By Naveh Greenberg, Director, US Defense Development, DCL
Moving to the Darwin Information Typing Architecture (DITA) standard for creating and maintaining content means uncharted waters for many organizations. The complexity involved, in changes to tools, processes, and the approach to creating content, requires experienced professionals, to ensure that the course to DITA and well-managed content is navigable. Companies that have made the journey shared their insights in a recent survey. And all agreed that not going it alone made the difference between success and failure.
The 12 companies we talked with had DITA implementation timeframes ranging from three to five years. This kind of timeframe was essential for putting all the planning, testing, and refining steps in place to thoroughly understand and use a DITA solution to maximum effect. And companies at the beginning of this journey often lack the internal experience to adequately address all the facets of a major IT initiative.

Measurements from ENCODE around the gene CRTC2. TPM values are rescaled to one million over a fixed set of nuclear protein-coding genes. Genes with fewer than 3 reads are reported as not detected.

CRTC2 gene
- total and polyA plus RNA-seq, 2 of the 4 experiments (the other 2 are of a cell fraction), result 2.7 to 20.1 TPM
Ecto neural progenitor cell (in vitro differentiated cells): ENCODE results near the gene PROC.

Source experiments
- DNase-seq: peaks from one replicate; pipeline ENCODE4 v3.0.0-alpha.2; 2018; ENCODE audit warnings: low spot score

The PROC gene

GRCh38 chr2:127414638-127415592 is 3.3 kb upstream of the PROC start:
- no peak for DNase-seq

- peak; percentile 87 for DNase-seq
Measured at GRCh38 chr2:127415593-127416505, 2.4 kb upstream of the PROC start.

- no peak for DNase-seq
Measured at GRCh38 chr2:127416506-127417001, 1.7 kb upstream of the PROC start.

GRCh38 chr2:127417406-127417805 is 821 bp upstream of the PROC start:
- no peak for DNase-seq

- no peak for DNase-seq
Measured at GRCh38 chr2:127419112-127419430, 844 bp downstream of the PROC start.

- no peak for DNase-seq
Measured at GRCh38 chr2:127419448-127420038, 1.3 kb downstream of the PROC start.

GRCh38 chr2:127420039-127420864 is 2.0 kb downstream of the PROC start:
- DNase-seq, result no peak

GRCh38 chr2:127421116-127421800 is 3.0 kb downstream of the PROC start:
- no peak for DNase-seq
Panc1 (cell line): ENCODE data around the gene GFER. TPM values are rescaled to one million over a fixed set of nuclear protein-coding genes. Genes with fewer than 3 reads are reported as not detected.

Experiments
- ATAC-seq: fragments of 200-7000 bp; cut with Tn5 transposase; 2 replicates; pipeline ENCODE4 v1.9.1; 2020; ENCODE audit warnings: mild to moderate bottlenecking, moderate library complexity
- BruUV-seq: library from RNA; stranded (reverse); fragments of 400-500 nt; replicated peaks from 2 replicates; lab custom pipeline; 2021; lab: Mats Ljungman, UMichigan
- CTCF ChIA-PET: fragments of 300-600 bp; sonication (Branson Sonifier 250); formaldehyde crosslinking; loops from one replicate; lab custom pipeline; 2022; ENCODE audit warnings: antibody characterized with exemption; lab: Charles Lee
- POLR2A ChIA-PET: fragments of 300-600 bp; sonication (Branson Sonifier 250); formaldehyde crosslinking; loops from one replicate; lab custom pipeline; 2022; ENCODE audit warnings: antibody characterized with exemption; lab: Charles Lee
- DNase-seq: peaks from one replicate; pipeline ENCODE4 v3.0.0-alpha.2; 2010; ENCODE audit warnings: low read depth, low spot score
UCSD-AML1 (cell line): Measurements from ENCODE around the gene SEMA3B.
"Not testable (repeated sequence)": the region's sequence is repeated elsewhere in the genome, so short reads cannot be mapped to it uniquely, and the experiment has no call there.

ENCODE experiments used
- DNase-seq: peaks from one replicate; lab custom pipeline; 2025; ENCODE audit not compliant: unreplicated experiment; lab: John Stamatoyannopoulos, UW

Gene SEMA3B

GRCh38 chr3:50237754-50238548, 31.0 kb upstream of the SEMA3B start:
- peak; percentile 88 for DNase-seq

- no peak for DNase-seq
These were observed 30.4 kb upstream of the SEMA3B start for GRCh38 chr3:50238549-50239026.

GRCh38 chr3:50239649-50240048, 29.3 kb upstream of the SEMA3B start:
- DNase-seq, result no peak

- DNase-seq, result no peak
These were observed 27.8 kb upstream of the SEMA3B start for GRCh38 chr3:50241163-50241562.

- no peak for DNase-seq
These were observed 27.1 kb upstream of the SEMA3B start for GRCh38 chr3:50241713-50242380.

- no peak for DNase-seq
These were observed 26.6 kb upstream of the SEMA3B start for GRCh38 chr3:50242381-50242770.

For example, all twelve companies identified a common goal of multi-purposing content, but required the expertise of professionals to determine how to decompose legacy content, and the best ways to deliver the specific output types required. Even though all of these companies reported satisfaction with the “out-of-the-box” functionality of their DITA solutions, developing processes around that functionality relied on consultants or vendor support.
Another area all of the companies we interviewed agreed on was the need for training, especially early in the process. Moving to DITA requires that the content developers adjust to a new way of authoring content, and training on structured authoring (as well as the new processes to support the solution) turned out to be a vital change management issue.
Whether you decide to hire the DITA expertise you need as full-time employees, or engage consultants and vendors for the duration of the project, having experts who have already gone through the analysis, planning, design and testing of tools and processes can save money and time in bringing your organization into the world of DITA and well-managed content.
Naveh Greenberg is a Project Manager and is the Director for US Defense Development at Data Conversion Laboratory.